The British-accented, Al Jazeera English satellite news channel, met with limited reception by US pay-TV subscribers, will be superseded in North America by a new, American-based (but still Qatar-monarchy owned) Al Jazeera America news channel. Al Jazeera America will be ushered into American cable and satellite homes over the channel formerly known as CurrentTV beginning August 20, 2013.
Tony Fox, Al Jazeera's public communications chief (formerly with Comedy Central), gives us the lowdown on how vast the news channel's American operation will be - and what independence will this channel have from the sharia-governing owner, Emir of Qatar, Sheikh Hamad bin Thamer Al Thani.
The channel has hired familiar, chief business correspondent with CNN, Ali Velshi, to be the familiar public face to help streamline acceptance of channel-viewing into American homes. Mr. Velshi explained his perspectives on the channel's role in the American media landscape to DemoCast at the National Cable Television Association convention in Washington D.C. on June 10th.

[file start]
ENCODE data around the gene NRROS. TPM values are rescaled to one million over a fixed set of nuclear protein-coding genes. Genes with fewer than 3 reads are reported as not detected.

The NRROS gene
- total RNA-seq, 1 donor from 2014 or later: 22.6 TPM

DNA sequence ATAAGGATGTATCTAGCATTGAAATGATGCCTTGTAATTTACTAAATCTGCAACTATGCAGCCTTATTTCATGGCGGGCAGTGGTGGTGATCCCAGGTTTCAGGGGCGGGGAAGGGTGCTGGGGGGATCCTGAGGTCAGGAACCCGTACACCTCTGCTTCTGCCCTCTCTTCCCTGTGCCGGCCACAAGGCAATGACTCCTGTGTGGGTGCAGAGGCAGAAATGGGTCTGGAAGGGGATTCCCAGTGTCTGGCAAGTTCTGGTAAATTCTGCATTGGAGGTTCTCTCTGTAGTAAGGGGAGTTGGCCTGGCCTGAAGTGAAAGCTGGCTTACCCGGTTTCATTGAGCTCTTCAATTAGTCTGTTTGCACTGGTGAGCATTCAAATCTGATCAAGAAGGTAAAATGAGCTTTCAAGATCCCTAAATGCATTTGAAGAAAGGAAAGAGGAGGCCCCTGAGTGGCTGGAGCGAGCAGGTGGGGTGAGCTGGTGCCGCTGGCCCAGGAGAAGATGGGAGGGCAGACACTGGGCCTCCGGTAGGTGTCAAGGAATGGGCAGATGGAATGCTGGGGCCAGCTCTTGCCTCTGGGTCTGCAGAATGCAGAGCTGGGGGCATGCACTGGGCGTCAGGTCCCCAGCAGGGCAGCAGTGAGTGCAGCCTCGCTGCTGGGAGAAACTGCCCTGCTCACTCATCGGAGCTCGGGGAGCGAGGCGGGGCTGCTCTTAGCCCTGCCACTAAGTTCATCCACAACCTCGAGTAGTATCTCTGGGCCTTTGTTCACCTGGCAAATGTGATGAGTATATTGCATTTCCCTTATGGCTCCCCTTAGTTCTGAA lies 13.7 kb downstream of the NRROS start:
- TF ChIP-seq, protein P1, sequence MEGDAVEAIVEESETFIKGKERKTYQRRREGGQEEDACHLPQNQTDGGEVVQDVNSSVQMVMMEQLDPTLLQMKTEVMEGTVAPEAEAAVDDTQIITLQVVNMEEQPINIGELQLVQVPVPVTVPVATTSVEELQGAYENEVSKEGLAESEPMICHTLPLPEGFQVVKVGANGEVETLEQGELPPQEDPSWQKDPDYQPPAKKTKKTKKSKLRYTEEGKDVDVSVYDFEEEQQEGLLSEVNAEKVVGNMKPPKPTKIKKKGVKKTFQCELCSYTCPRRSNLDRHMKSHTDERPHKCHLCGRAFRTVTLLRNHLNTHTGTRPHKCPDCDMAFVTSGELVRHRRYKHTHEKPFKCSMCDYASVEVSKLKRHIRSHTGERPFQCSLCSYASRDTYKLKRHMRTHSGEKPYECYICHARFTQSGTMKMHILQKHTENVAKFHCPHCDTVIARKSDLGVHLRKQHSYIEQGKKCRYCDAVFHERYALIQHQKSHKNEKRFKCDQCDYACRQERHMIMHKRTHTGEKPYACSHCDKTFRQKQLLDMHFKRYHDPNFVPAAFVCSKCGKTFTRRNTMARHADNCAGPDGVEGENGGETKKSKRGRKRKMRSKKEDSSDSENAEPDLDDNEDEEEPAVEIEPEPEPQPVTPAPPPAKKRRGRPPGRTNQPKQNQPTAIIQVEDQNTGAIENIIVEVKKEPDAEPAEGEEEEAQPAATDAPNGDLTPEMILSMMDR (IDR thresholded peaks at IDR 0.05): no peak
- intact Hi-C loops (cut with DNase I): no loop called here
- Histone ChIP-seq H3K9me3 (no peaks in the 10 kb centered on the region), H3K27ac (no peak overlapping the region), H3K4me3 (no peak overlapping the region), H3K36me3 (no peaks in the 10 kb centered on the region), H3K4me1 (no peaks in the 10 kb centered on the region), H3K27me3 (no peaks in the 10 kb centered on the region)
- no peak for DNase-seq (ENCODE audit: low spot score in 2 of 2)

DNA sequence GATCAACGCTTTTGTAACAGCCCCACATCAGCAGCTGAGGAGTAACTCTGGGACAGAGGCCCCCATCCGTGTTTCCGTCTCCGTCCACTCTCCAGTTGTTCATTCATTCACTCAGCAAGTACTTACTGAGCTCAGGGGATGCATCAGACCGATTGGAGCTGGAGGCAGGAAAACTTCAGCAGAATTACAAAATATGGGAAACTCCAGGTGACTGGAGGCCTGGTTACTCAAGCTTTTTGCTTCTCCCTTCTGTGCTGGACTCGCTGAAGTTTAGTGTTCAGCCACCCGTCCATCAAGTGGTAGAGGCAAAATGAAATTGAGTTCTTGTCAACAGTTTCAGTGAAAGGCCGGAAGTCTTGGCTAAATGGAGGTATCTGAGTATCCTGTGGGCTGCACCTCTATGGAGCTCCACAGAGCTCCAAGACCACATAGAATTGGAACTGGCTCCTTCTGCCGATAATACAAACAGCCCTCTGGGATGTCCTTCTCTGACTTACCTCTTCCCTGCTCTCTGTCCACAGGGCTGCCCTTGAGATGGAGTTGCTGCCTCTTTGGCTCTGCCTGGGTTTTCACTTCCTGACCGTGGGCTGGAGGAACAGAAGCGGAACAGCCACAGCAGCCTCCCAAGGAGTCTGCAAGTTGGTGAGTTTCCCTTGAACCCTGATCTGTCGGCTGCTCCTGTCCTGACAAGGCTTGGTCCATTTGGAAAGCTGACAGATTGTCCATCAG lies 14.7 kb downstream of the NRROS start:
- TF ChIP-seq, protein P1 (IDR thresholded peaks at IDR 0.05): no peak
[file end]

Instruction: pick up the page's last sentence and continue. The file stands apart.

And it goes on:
The Qatari Emir, though also professing a hands-off approach towards editorial in Al Jazzera English, has been criticized for influencing it. In one case, it resulted in the replacement of it's long-time Director-General by a man with no background in journalism, according to the Britain's The Guardian newspaper published 30 Sept'12:
"Al-Jazeera English was set up in 2006 by the Arabic broadcaster of the same name and both are owned by the Qatari state. The network, founded in 1996, gained credibility with audiences in the region for its seemingly independent coverage in the post 9/11 period. Its English channel was launched to offer an alternative, non-western-centric worldview.
However, in recent years, Qatar has taken steps to consolidate its control over the channel as the country seeks greater political influence in the Gulf.
In September 2011, Wadah Khanfar, a Palestinian widely seen as independent, suddenly left as director-general after eight years in the post and was replaced by a member of the royal family, Sheikh Ahmed bin Jassim al-Thani, a man with no background in journalism.
In his resignation letter, Khanfar said, after noting that the channel had been criticised by Donald Rumsfeld and hailed by Hillary Clinton, that "al-Jazeera is still independent and its integral coverage has not changed".